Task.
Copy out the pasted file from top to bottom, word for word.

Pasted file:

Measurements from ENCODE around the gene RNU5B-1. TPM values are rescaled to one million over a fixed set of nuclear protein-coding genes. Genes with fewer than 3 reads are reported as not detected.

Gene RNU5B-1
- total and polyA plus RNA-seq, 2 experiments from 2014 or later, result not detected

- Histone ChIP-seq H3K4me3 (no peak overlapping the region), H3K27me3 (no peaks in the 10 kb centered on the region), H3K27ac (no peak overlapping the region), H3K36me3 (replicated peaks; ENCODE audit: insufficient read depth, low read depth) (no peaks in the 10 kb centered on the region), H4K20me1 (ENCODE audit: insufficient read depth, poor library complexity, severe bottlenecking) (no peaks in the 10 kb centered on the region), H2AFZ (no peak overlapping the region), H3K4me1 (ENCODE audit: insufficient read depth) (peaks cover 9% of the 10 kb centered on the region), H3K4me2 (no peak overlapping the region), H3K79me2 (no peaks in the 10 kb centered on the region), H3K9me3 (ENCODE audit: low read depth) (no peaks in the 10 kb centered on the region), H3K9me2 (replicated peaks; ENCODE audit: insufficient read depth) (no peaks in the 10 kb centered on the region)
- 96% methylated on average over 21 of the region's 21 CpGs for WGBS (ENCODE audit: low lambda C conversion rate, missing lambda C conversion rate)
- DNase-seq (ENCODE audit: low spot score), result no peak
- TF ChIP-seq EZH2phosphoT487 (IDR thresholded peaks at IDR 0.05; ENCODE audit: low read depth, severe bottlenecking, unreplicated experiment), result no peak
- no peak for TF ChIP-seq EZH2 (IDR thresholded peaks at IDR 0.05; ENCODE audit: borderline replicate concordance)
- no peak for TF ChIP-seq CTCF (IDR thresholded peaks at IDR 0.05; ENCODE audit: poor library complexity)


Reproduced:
Measurements from ENCODE around the gene RNU5B-1. TPM values are rescaled to one million over a fixed set of nuclear protein-coding genes. Genes with fewer than 3 reads are reported as not detected.

Gene RNU5B-1
- total and polyA plus RNA-seq, 2 experiments from 2014 or later, result not detected

- Histone ChIP-seq H3K4me3 (no peak overlapping the region), H3K27me3 (no peaks in the 10 kb centered on the region), H3K27ac (no peak overlapping the region), H3K36me3 (replicated peaks; ENCODE audit: insufficient read depth, low read depth) (no peaks in the 10 kb centered on the region), H4K20me1 (ENCODE audit: insufficient read depth, poor library complexity, severe bottlenecking) (no peaks in the 10 kb centered on the region), H2AFZ (no peak overlapping the region), H3K4me1 (ENCODE audit: insufficient read depth) (peaks cover 9% of the 10 kb centered on the region), H3K4me2 (no peak overlapping the region), H3K79me2 (no peaks in the 10 kb centered on the region), H3K9me3 (ENCODE audit: low read depth) (no peaks in the 10 kb centered on the region), H3K9me2 (replicated peaks; ENCODE audit: insufficient read depth) (no peaks in the 10 kb centered on the region)
- 96% methylated on average over 21 of the region's 21 CpGs for WGBS (ENCODE audit: low lambda C conversion rate, missing lambda C conversion rate)
- DNase-seq (ENCODE audit: low spot score), result no peak
- TF ChIP-seq EZH2phosphoT487 (IDR thresholded peaks at IDR 0.05; ENCODE audit: low read depth, severe bottlenecking, unreplicated experiment), result no peak
- no peak for TF ChIP-seq EZH2 (IDR thresholded peaks at IDR 0.05; ENCODE audit: borderline replicate concordance)
- no peak for TF ChIP-seq CTCF (IDR thresholded peaks at IDR 0.05; ENCODE audit: poor library complexity)